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The Cloud – private, public and/or hybrid – has many benefits, but security will continue to be an ongoing challenge. This years cyclone Debbie is taking its toll on the Sunshine Coast and the whole Queenslands East Coast.
As from the Latest News
RESIDENTS of Daydream and Hamilton Islands are bracing for evacuation as devastated communities find themselves without fresh water in the aftermath of Cyclone Debbie.
One local told news.com.au reporter Emma Reynolds he’s “worried people could start trying to steal electricity from generators if they get really desperate”.
While overall IT budgets are experiencing minimal growth – a compound annual growth rate of 0.9 percent in 2016 (to $3.4 trillion) – the sky is the limit when it comes to cloud: Cloud infrastructure spending will increase 16.2 percent in 2016 to $37.4 billion, with a 5-year CAGR of 13.6 percent to $60.8 billion in 2020. That’s just the hardware; public cloud services are expected to reach $208 billion in 2016, up from $178 billion in 2015. Gartner attributes the growth to the fact that organizations are saving 14 percent of their budgets as an outcome of public cloud adoption.
Cloud adoption is already huge, and accelerating because it offers a number of potential benefits, but especially better cost controls, savings – up to 14 percent lower costs than on-premise – more agility and improved security. Cloud, especially one hosted by a third-party provider, which accounts for the bulk of cloud spending, is supposed to provide a safer environment than an internal IT department, with access to better and more resources. Cloud service providers can focus on providing secure offerings, allowing their clients to focus on their businesses.
Bad weather in store for The Cloud
As with every other aspect of the digital universe, threats to, and concerns about cloud security are growing. Cloud computing turns the traditional IT paradigm – keeping the bad guys out and information in with on-prem – to putting information into a third-party’s hands and (potentially) accessible by everyone, at any time, from any place.
According to a survey of more than 2,200 cybersecurity professionals, security concerns top the list of barriers to cloud adoption:
General security concerns (53 percent, up from 45 percent in last year’s survey),
Legal and regulatory compliance concerns (42 percent, up from 29 percent), and
Data loss and leakage risks (40 percent),
The biggest cloud security threats were:
Unauthorized access through misuse of employee credentials and improper access controls (53 percent)
Hijacking of accounts (44 percent)
Insecure interfaces/APIs (39 percent)
One in three organizations say external sharing of sensitive information is the biggest security threat. The top three security headaches moving to the cloud include:
Verifying security policies (51 percent)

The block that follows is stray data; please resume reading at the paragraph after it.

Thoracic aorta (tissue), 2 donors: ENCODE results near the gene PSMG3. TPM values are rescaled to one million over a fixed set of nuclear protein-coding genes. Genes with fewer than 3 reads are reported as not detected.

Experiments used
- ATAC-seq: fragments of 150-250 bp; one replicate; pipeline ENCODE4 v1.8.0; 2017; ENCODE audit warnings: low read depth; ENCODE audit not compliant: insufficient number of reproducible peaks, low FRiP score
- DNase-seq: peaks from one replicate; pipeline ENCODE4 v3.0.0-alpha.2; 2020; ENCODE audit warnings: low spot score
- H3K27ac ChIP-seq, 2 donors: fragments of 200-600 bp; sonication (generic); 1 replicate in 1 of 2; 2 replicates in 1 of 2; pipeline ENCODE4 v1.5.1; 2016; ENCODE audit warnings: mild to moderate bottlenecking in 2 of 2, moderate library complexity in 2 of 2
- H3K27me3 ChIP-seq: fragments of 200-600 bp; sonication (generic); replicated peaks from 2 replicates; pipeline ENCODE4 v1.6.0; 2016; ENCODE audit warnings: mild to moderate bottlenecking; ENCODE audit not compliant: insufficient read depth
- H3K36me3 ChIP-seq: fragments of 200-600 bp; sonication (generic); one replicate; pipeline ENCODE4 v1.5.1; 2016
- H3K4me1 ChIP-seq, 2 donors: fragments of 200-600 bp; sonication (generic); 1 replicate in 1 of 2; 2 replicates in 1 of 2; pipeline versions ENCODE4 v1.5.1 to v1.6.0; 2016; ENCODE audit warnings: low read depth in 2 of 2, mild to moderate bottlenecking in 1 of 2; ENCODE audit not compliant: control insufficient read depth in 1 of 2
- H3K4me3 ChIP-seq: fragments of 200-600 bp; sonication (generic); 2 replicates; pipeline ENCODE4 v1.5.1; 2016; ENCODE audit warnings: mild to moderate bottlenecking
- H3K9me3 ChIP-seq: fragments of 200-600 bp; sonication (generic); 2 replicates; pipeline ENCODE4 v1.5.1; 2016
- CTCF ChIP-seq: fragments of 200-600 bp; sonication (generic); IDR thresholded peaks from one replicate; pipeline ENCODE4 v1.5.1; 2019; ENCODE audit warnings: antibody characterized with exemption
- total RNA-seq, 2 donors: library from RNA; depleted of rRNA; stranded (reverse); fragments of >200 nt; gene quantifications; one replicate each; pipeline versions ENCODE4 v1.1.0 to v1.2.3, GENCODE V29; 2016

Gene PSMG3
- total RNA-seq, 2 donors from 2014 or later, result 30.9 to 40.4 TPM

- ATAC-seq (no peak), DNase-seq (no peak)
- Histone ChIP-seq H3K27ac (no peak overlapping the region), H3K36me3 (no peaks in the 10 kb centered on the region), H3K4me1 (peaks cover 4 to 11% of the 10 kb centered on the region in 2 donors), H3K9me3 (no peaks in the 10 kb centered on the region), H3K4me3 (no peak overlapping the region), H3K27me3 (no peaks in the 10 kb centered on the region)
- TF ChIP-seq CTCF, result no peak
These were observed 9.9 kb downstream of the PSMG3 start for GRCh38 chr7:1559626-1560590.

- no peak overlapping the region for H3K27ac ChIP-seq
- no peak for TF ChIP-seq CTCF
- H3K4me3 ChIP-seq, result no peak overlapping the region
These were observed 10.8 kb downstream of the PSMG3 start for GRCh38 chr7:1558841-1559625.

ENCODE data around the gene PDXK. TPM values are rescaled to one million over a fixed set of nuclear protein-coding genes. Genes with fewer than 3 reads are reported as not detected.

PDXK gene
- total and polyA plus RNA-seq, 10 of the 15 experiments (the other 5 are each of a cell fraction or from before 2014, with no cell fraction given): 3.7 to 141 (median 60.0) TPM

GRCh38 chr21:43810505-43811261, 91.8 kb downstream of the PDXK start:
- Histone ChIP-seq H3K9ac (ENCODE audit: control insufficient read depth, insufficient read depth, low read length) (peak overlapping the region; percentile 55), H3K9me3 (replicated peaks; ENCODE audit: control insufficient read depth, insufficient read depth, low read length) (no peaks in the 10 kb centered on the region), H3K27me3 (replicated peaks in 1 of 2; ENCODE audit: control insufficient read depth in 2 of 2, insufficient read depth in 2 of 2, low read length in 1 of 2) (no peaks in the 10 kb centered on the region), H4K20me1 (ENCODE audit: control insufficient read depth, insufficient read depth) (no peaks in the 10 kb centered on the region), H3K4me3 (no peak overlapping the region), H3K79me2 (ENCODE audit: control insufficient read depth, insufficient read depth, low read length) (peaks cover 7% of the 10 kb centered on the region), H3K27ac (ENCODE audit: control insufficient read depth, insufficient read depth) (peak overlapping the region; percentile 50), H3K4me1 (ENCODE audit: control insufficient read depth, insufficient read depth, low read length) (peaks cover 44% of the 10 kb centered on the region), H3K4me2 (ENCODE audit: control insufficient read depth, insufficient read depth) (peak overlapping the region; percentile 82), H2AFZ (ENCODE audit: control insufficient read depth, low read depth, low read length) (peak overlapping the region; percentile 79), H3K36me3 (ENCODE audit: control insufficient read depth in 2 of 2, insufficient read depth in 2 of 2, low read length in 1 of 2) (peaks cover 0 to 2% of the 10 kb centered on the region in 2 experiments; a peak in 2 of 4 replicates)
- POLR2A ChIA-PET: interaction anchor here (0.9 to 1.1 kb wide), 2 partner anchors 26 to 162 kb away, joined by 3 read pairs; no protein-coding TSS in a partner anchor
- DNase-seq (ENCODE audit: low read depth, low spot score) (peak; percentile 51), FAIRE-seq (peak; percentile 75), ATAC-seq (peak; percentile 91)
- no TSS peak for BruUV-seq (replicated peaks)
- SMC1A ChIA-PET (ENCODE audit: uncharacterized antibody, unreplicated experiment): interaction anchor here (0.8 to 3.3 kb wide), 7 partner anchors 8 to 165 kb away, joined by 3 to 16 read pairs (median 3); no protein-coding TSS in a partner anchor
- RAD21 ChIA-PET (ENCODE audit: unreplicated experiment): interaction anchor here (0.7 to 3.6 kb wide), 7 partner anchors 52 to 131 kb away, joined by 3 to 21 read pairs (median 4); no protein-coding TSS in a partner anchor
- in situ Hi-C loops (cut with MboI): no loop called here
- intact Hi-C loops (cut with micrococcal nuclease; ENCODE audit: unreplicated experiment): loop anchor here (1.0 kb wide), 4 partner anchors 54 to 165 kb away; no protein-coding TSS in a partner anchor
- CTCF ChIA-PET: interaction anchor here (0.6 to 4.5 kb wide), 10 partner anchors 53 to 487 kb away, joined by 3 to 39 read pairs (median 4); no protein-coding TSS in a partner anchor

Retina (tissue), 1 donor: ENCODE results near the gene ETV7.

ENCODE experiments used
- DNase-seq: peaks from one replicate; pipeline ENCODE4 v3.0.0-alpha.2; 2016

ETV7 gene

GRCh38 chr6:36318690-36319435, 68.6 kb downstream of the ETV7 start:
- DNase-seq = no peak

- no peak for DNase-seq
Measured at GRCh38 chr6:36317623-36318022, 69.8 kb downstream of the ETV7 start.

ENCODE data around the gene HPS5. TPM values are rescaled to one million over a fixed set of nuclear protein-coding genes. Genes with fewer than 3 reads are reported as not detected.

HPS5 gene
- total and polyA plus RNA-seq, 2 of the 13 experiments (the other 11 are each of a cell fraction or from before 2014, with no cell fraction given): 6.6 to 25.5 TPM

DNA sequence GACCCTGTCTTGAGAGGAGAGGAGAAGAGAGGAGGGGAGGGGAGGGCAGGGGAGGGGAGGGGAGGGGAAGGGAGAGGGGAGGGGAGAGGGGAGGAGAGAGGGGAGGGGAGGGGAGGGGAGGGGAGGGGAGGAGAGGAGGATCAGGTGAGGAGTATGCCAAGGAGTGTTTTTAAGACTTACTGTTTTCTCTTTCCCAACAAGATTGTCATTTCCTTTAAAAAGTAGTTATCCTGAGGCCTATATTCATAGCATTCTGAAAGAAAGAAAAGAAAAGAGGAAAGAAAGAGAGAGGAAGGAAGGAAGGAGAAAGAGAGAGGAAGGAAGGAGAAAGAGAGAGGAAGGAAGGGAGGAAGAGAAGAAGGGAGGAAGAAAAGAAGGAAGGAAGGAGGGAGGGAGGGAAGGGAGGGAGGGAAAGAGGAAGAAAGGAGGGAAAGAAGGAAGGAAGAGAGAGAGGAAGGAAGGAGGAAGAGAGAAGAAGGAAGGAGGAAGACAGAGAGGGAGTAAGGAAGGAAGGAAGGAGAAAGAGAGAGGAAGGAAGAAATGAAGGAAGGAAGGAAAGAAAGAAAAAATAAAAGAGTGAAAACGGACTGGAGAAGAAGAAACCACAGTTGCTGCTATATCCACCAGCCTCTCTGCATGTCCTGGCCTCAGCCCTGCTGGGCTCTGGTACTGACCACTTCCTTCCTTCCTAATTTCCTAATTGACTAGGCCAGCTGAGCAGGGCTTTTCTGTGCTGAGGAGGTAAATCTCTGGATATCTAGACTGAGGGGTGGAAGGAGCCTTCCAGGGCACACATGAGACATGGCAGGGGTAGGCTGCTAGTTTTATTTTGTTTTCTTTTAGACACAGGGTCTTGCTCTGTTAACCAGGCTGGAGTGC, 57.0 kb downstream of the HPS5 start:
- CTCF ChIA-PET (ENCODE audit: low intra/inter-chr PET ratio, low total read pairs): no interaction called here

Visibility (49 percent)
Compliance (37 percent)
While cybersecurity budgets are outgrowing IT spending in general, they’re not keeping pace, and this is a source of growing concern. A recent survey found that many businesses simply aren’t adopting appropriate governance and security measures to protect sensitive data in the cloud.
“Cloud security continues to be a challenge for companies, especially in dealing with the complexity of privacy and data protection regulations,” said Larry Ponemon, chairman and founder, Ponemon Institute.
Difficulty in controlling or restricting end-user access increased from 48 percent in 2014 to 53 percent of respondents in 2016
The inability to apply conventional information security in cloud environments (70 percent of respondents)
Inability to directly inspect cloud providers for security compliance (69 percent of respondents)
Nearly half (49 percent) of cloud services are deployed by departments other than corporate IT
An average of 47 percent of corporate data stored in cloud environments is not managed or controlled by the IT department
Cloud – and cloud service providers – offer the potential for great benefits, including tighter security, with more resources and expertise than are available with on-prem. However, those benefits also come with great risks, including bigger threat surfaces and loss of control. For a safer and more secure journey to the cloud, organizations must balance the benefits with the risks and ensure that their digital assets are protected regardless of where they may be found.
10 steps to ensure cloud computing security
The following are the ten steps that cloud service customers should take to evaluate and manage the security of their cloud environment with the goal of mitigating risk and delivering an appropriate level of support, as recommended by the Cloud Standards Customer Council:
Ensure effective governance, risk and compliance processes exist
Audit operational and business processes
Manage people, roles and identities
Ensure proper protection of data and information
Enforce privacy policies
Assess the security provisions for cloud applications
Ensure cloud networks and connections are secure
Evaluate security controls on physical infrastructure and facilities
Manage security terms in the cloud service agreement
Understand the security requirements of the exit process
Original article from AVAST Blog >>